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Don't blame India for bitcoin tanking

“It’s business as usual.”
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The ongoing cryptocurrency selloff of 2018 slammed investors Friday, with all digital coins suffering significant losses. Bitcoin fell to its lowest price in more than two months, dropping 14 percent in 24 hours to a low of $8,100 — and the pullback shows little sign of stopping.

Almost $200 billion has been wiped off the bitcoin market cap in six weeks since the coin peaked at $20,000 in mid-December.


Bitcoin’s fall has had a knock-on impact on the entire cryptocurrency market. None of the 100 most valuable cryptocurrencies tracked by has risen in value in the last 24 hours, with the vast majority suffering significant double-digit drops.

More than $100 billion was wiped from the entire cryptocurrency market in the last 24 hours, and more than $400 billion in the last six weeks.

Some analysts have pegged the latest selloff to Thursday’s budget speech by Indian Finance Minister Arun Jaitley, which Reuters described as a “no-holds-barred attack on virtual currencies such as Bitcoin.”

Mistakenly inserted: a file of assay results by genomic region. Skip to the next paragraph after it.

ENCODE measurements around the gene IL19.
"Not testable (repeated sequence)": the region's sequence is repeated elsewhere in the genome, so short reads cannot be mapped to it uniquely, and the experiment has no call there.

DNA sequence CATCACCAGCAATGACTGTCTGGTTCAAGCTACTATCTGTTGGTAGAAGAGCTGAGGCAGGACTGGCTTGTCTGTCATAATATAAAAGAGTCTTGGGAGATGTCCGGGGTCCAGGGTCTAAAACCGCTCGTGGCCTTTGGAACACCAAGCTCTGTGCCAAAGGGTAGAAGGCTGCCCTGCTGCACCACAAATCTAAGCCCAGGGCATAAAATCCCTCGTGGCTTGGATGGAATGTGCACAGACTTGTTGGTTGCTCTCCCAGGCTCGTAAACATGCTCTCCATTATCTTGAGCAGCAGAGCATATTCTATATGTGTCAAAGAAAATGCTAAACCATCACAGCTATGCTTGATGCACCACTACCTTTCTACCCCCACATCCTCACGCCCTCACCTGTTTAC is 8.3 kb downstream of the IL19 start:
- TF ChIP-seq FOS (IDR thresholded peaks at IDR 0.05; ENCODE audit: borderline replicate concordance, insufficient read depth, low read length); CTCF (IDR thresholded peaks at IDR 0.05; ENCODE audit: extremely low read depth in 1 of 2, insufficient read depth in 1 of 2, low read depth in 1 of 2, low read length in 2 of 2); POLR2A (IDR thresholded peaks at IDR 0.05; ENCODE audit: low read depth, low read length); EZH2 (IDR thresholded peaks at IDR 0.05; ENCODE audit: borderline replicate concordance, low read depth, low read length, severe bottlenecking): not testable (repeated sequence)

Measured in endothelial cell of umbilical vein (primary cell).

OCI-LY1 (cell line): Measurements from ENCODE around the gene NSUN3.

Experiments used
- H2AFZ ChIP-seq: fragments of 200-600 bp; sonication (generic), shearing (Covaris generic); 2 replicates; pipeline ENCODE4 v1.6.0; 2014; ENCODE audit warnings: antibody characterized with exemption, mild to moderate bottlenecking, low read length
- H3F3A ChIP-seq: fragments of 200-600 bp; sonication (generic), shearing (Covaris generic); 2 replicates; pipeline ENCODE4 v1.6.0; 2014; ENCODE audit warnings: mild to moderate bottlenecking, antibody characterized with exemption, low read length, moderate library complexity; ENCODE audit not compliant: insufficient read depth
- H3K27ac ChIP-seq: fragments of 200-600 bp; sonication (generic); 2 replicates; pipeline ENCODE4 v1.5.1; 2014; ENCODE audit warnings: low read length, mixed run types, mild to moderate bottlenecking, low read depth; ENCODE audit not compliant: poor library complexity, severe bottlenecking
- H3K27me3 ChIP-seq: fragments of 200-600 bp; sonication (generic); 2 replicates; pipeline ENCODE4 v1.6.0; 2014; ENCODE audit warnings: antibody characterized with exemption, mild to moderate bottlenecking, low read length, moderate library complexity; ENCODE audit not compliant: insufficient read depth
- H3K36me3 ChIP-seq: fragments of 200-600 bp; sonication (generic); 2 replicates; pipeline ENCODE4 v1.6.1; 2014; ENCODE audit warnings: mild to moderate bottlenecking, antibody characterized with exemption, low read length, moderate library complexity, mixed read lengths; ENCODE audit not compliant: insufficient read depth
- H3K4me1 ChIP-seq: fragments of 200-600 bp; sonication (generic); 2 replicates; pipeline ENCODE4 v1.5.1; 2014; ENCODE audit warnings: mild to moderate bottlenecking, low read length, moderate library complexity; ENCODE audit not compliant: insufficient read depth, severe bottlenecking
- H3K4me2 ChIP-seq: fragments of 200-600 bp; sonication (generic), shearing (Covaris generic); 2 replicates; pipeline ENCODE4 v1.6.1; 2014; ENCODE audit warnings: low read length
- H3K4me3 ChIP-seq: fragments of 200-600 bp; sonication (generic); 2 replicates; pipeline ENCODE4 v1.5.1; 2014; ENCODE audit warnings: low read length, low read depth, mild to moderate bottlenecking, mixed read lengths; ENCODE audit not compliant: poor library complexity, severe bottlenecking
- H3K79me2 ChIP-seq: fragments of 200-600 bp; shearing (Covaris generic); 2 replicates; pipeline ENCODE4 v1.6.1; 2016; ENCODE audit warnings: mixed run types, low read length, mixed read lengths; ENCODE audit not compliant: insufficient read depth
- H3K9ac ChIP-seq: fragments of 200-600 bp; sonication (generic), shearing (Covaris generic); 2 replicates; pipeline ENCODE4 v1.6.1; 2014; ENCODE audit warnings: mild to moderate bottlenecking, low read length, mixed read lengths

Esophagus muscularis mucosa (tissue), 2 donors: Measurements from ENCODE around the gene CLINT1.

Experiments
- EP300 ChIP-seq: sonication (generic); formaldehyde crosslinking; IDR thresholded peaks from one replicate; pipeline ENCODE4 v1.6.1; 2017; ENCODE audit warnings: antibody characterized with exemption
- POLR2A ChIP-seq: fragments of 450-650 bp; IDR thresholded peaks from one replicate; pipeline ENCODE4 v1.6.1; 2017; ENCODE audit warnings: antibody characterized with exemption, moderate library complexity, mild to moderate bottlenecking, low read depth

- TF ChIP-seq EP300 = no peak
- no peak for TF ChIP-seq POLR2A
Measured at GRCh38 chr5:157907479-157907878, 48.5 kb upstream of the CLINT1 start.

Reporting on the speech, Quartz said Jaitley had “just killed India’s cryptocurrency party.”

The truth is somewhat different. Here is what Jaitley said about cryptocurrencies during his address:

“The government does not recognize cryptocurrency as legal tender or coin and will take all measures to eliminate the use of these cryptoassets in financing illegitimate activities or as part of the payments system.”

While his statement is somewhat ambiguous, many Indian experts say it doesn’t change how bitcoin and other digital coins currently work on the subcontinent.

“It’s business as usual” said Unocoin, which describes itself as India’s leading bitcoin company.

Jaitley also reiterated the country’s desire to adopt the blockchain technology that underpins cryptocurrencies “for ushering in the digital economy.”


The latest selloff has also been pegged to the ongoing controversy surrounding digital coin Tether and the investigation launched this week by the U.S. Commodity Futures Trading Commission.

Facebook’s decision to ban all ads for cryptocurrency products — including bitcoin and ICOs — has also “spooked” some investors.

In reality, the latest pullback is likely just a correction to the market that was always going to happen following the exponential gains bitcoin saw in 2017.

“The main cause for the pullback in first weeks of 2018 is the massive surge in the last few weeks of 2017,” Mati Greenspan, an analyst with eToro told VICE News. “We're coming up on the $8,000 support level now. Let's see how she holds up. A modest break below should be a good sign. A strong and sustained break below $8,000 could lead to further selling.”

Cover image: A symbol photo of ripple and bitcoin cryptocurrencies. (Ulrich Baumgarten via Getty Images)